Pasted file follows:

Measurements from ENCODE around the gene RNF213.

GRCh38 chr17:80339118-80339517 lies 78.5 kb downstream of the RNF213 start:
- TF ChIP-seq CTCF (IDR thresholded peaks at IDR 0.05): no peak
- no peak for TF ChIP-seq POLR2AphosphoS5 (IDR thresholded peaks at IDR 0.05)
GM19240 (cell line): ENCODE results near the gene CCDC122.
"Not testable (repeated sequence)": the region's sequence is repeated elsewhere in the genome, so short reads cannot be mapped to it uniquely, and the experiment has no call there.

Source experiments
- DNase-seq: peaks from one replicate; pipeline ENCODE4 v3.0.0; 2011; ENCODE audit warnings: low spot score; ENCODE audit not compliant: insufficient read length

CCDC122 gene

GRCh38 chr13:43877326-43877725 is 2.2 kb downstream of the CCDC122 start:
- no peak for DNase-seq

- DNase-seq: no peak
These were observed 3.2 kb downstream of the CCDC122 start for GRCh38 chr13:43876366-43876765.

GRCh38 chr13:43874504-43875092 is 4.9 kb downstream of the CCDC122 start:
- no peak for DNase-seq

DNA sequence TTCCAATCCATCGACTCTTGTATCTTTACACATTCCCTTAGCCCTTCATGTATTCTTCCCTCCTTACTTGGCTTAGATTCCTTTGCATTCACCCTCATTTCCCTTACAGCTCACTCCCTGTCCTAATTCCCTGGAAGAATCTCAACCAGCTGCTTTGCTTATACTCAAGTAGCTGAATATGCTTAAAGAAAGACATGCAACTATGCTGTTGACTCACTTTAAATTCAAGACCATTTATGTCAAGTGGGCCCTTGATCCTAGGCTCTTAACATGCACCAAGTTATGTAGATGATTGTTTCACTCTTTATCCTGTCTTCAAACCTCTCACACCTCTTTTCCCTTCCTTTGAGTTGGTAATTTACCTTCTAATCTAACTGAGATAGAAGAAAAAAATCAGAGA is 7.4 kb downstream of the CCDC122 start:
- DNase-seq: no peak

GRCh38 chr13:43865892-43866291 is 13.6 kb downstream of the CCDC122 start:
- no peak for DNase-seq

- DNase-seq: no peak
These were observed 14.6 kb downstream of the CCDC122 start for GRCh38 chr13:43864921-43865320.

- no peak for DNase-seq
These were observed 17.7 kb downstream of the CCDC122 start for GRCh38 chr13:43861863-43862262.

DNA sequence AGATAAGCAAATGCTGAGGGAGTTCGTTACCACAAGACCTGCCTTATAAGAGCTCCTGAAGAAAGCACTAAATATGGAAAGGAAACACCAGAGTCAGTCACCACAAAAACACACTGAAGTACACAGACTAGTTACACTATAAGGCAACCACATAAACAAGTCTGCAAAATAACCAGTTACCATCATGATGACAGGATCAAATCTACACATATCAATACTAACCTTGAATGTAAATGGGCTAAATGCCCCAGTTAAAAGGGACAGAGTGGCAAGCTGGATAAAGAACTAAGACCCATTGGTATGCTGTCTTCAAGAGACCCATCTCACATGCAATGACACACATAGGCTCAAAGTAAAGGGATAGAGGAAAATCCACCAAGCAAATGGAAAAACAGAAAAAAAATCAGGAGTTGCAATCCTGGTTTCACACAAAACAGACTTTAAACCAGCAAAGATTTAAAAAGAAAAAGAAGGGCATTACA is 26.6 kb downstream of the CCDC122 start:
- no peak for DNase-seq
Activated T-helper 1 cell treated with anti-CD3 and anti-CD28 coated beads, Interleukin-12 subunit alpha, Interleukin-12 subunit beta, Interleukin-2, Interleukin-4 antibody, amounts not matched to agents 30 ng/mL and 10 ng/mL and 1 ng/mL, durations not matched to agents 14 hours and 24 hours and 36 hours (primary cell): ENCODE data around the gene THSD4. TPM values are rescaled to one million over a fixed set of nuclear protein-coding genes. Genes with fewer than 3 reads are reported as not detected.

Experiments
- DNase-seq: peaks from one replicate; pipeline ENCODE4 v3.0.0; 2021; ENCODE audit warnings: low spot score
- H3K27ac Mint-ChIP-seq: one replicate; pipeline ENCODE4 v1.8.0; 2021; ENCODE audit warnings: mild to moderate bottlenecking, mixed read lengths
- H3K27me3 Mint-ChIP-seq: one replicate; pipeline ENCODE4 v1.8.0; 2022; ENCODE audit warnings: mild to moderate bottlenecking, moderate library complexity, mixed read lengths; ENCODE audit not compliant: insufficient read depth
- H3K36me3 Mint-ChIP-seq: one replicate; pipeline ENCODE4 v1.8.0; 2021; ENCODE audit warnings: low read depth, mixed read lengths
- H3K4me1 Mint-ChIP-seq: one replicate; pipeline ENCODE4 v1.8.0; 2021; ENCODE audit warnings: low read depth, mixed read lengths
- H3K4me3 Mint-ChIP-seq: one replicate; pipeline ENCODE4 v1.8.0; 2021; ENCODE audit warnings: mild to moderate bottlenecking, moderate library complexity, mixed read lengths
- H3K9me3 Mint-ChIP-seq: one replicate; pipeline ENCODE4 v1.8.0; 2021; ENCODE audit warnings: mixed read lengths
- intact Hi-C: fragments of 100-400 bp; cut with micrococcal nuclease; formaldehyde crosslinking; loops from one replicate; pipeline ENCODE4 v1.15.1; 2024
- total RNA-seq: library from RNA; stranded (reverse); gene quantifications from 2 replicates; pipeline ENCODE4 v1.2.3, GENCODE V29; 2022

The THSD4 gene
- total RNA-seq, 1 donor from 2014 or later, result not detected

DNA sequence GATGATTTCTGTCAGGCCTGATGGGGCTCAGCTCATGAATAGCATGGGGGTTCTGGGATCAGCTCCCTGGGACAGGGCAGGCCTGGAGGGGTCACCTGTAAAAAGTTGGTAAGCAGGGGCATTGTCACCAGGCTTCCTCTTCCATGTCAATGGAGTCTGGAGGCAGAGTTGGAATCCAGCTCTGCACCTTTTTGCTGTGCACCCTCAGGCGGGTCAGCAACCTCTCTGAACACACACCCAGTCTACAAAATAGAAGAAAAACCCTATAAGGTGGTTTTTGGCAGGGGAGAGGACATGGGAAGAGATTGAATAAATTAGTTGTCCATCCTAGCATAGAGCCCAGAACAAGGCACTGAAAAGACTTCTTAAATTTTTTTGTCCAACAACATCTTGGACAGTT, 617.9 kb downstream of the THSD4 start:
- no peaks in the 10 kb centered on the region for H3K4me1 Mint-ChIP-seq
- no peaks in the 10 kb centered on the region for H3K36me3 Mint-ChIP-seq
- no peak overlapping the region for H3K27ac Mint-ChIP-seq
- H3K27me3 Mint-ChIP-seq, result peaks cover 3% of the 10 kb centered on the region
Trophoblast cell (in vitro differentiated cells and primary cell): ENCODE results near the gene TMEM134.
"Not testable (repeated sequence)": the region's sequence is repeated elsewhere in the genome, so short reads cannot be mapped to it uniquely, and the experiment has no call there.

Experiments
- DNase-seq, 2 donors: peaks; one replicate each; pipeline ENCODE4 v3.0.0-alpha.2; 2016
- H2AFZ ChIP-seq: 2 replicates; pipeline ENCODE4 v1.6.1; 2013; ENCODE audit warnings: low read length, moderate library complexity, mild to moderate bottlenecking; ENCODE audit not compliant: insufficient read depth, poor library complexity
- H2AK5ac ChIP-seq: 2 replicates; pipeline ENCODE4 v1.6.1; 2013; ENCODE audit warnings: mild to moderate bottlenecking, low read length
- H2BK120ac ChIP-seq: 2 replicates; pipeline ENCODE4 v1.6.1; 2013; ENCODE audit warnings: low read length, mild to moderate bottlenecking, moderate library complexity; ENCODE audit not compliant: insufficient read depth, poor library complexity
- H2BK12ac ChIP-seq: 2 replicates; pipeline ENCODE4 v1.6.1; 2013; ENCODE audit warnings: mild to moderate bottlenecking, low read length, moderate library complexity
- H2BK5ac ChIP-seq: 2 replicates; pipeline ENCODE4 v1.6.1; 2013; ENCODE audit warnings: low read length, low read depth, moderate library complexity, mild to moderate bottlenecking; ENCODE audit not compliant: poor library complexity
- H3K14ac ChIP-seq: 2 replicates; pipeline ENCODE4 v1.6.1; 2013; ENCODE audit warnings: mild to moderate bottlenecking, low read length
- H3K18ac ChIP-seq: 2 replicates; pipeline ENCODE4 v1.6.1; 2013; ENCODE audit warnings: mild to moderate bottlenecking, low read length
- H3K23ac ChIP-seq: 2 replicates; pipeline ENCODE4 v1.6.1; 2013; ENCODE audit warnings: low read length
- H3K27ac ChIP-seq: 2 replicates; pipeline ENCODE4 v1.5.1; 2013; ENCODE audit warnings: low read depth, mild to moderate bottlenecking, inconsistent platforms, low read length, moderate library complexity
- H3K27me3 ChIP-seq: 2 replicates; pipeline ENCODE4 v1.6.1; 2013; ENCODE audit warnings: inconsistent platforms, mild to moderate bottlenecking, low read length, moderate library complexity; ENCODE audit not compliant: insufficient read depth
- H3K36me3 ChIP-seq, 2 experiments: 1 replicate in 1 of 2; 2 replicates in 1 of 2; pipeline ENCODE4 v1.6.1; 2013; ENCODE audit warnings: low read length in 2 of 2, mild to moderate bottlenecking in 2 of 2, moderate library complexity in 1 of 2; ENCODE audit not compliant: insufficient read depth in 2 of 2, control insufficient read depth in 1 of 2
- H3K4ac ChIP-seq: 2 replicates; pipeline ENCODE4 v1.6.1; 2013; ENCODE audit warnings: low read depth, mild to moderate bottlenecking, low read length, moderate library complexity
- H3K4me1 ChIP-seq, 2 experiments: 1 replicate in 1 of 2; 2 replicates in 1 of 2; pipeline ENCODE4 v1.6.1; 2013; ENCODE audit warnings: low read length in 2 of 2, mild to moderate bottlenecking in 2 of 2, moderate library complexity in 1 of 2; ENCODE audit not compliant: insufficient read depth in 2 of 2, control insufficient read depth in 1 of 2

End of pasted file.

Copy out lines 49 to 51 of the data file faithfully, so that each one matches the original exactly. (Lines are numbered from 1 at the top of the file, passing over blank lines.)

- H2AK5ac ChIP-seq: 2 replicates; pipeline ENCODE4 v1.6.1; 2013; ENCODE audit warnings: mild to moderate bottlenecking, low read length
- H2BK120ac ChIP-seq: 2 replicates; pipeline ENCODE4 v1.6.1; 2013; ENCODE audit warnings: low read length, mild to moderate bottlenecking, moderate library complexity; ENCODE audit not compliant: insufficient read depth, poor library complexity
- H2BK12ac ChIP-seq: 2 replicates; pipeline ENCODE4 v1.6.1; 2013; ENCODE audit warnings: mild to moderate bottlenecking, low read length, moderate library complexity